Where to start - 2D Texture&point sprite/Vertex arrays/particle systems [closed]

#1

I’m looking for some pointers on where to start/examples to refer to.
What I’m hoping to do is open a separate borderless window from my main audio plugin (i did it already for non-GL graphics) and render texture clip arrays and point sprite arrays (with source texture), ideally accelerated with Open GL.
I did this in the past in a game engine I wrote in C++ in order to make tilemaps and a particle effects class and used glDrawArrays (with vertex buffers and color array buffers) - but it not clear that would be supported in JUCE - all the examples I see show usage of shaders (which I would need to learn about and it’s not clear for me how I would use them to generate lots of particles for example).
I would use the JUCE graphics class preferably to not need to delve into the pain of Open GL, but from what I saw there’s no equivalent drawArrays/batch draw functionality, so it probably would not be efficient e.g. to use drawImage/set opacity/colour (set a colour filter on an image?) for every single particle/image clip when there might possibly be 1000s flying around the screen.
Or maybe glDrawArrays is just not the way to do it these days? - it shows up as deprecated for OpenGL-ES in my old game project.
I have briefly been looking at libcinder - which has some nice open gl abstractions including batch operations (although those appear linked to a default shader) - but I would rather stick with JUCE only.
Thanks for any pointers.

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#2

OK… so it turns out drawElements/arrays is still a thing in Open GL … and I’ve been digging into various threads and referenced back to Matt Tytel’s Helm VST code for an example on how to make a “OpenGLcomponent”/background in JUCE and there I followed his background/oscilloscope example and see how it’s linked to a set of simple shaders and attributes permitting passing parameters to the shader via the buffers… Thanks again Matt for sharing your project. Now I can see how I can add additional shaders and OpenGL components… what I’m still not sure is if I can overlay one GL component over another (e.g. to get multiple layers).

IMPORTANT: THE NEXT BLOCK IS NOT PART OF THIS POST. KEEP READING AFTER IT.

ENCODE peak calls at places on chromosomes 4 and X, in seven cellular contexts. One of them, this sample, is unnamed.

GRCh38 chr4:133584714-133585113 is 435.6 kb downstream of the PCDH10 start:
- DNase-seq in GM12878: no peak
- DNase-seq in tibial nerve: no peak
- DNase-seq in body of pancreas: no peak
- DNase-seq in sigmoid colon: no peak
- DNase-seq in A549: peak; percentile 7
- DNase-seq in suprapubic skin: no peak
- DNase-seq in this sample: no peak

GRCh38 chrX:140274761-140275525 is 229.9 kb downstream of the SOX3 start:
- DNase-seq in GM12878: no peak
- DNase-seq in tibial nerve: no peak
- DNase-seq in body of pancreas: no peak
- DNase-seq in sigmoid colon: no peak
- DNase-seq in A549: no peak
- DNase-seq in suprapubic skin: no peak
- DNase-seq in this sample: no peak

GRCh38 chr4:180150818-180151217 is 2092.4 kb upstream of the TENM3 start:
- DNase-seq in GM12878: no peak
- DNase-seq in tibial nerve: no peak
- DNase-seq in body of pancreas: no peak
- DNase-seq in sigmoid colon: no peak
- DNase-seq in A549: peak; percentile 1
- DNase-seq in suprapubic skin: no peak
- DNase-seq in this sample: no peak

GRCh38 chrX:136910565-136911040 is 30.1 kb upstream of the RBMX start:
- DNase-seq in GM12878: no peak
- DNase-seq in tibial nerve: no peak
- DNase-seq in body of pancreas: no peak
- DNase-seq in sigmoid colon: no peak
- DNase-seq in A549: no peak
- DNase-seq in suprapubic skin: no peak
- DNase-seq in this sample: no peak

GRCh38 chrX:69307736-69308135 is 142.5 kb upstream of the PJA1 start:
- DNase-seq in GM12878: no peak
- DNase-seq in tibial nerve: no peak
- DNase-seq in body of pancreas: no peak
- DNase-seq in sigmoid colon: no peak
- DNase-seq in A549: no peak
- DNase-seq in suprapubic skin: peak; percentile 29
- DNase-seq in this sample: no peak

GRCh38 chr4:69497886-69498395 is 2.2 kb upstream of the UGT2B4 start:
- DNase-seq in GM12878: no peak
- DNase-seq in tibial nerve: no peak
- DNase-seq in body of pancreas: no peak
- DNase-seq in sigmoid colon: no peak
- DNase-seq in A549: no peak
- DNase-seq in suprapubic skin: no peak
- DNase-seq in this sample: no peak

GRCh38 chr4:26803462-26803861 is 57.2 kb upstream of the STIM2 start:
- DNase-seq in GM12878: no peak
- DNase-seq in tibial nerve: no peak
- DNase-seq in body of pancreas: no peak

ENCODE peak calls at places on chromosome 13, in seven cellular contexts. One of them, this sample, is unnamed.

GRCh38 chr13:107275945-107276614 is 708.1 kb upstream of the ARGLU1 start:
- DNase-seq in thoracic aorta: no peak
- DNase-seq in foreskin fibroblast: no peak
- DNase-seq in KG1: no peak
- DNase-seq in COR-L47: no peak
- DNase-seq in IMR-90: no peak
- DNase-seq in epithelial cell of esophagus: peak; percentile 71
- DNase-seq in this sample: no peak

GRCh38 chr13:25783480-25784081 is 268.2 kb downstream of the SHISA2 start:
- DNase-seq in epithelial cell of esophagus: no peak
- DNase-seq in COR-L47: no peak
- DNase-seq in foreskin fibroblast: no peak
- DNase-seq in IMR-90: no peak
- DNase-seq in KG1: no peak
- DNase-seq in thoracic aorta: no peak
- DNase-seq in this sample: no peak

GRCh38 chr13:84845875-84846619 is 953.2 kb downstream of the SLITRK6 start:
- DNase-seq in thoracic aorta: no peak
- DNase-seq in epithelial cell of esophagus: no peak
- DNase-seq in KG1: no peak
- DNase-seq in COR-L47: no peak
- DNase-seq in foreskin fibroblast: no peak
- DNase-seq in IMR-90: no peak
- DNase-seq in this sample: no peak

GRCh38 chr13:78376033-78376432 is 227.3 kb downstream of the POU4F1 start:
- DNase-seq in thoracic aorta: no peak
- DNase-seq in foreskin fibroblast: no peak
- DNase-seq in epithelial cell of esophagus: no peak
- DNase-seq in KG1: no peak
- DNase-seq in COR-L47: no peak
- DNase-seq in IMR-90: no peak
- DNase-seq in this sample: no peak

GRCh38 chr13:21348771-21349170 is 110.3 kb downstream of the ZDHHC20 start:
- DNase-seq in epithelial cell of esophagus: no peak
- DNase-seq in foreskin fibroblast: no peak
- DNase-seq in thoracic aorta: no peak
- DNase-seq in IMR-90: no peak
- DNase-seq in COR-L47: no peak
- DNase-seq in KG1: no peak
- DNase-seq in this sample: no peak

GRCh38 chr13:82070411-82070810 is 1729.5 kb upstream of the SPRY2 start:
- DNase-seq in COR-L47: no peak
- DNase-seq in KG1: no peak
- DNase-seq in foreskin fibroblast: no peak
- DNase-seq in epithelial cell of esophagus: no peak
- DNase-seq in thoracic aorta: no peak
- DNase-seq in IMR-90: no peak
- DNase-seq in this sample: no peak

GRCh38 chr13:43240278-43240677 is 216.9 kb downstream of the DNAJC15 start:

Now, my issue is that after implementing a separate open GL window/component and testing a dummy scope trace buffer (which is printing just fine), even after using a 20Hz timer set flag to minimize the number of open GL render calls, the CPU load on my app (with no audio processing enabled) goes from 5-10% to 40-50%+ (and profiler shows all the time is taken in the GL render calls) .
I’m wondering if this is linked to future deprecation of OpenGL on MacOS ? I’m on Mojave 10.14.13 with a brand new Mac pro 13inch (i5 16G ram) - “Intel Iris Plus Graphics 655 1536 MB”.
Even Helm, my original reference seems to overload the CPU (80% in release mode build with no sound playing), where I’m pretty sure it used to run with very little CPU overhead.
So, I wonder is this related to Open GL deprecation in Mojave? (I read something about glSwapBuffers being affected on one of this forums threads?)

(Note I’m using JUCE 5.3)

All of this is maybe not a huge issue because in the particular case the app I’m working on is only for Windows based machines, but my main dev machine is currently a Mac. I wonder how hard it will be to switch render code to Metal and if JUCE will support a similar API to the way it provides Open GL access.

I’d be happy to just use the JUCE API and hope that it maximizes use of GPU on any target platform, but as mentioned before, there doesn’t appear to be any native 3D/accelerated buffer operations wrapped directly by JUCE graphics classes, + I’ve been playing with shadertoy (webGL based shaders), and hope to bring over some shader code… more reading to do…

#3

Quick followup - my plugin build with the same project/same test Open GL window is sitting around 4-5% CPU load in a Windows 10 NUC i7-7567U(3.5GHz)… seems much more inline with expectations.

#4

In case anybody is interested - GL performance issues on Mac Mojave went away after I switched to using “defaultGLVersion” for the openGL context (in setOepnGLVersionRequired function)… case closed…